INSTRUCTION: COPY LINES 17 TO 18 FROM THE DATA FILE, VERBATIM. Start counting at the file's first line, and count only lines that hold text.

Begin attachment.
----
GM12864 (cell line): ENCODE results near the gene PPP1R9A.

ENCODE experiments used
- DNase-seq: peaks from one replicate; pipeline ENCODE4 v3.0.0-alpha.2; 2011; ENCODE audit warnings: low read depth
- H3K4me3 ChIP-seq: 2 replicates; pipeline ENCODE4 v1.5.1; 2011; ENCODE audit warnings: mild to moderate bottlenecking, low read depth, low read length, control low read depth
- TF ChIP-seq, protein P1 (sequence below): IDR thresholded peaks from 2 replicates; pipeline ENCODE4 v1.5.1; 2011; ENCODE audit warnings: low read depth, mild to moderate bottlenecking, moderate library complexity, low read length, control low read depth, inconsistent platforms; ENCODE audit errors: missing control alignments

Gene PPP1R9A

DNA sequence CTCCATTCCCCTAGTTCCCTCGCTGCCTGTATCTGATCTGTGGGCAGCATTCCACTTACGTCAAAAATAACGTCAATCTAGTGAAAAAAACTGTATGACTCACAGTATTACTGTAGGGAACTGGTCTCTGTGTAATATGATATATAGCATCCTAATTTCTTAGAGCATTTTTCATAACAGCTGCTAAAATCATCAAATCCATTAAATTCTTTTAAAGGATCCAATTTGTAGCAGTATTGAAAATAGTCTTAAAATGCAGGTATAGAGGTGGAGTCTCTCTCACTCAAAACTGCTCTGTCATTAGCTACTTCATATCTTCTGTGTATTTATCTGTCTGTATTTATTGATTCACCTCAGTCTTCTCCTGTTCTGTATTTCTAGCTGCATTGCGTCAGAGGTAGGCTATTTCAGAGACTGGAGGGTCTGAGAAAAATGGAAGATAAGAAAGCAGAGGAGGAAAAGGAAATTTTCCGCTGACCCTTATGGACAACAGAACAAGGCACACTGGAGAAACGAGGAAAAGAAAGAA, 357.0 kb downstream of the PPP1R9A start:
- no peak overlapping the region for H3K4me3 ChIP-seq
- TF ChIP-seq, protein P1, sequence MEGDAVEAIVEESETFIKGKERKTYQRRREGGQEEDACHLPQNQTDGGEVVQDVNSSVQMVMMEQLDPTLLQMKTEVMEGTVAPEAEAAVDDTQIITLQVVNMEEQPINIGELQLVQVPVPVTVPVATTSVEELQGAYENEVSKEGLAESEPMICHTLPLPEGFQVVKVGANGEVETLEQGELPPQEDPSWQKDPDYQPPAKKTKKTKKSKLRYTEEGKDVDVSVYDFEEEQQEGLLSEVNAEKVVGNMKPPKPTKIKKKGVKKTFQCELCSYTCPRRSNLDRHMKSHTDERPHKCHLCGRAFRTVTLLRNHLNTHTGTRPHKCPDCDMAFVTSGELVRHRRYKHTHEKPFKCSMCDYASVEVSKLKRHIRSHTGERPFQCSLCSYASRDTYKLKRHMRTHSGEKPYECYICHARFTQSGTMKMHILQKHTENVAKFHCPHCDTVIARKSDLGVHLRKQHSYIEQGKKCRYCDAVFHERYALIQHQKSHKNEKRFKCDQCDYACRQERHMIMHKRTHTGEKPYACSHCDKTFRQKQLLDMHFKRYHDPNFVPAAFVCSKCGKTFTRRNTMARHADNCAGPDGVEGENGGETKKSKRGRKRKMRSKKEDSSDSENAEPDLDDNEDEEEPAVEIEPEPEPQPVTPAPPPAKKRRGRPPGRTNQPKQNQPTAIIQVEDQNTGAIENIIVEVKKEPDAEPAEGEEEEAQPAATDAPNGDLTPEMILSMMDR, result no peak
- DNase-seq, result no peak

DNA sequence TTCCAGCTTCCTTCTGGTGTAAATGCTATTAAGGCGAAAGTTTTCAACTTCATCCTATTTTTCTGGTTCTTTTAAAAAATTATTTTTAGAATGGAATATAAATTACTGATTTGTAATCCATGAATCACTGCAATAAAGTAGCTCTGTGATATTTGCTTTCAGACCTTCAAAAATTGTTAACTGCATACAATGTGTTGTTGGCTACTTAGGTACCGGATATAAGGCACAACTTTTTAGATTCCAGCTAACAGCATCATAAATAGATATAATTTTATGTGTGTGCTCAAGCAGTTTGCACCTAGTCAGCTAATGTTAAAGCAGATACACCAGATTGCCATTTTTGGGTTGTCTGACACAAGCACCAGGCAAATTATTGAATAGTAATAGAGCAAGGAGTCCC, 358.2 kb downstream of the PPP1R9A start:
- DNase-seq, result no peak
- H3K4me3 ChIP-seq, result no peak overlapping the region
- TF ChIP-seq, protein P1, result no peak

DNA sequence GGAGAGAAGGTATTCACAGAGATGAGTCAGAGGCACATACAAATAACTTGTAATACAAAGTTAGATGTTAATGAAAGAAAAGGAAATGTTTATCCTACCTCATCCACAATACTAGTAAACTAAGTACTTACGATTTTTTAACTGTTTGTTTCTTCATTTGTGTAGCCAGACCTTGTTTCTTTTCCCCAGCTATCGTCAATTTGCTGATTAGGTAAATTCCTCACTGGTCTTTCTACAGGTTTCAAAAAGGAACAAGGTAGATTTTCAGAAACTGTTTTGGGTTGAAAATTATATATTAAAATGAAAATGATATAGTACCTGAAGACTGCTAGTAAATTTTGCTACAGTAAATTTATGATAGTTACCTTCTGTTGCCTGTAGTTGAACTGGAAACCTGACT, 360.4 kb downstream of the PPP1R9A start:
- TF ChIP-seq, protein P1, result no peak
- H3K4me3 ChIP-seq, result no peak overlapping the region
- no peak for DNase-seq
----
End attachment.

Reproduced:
- H3K4me3 ChIP-seq, result no peak overlapping the region
- no peak for DNase-seq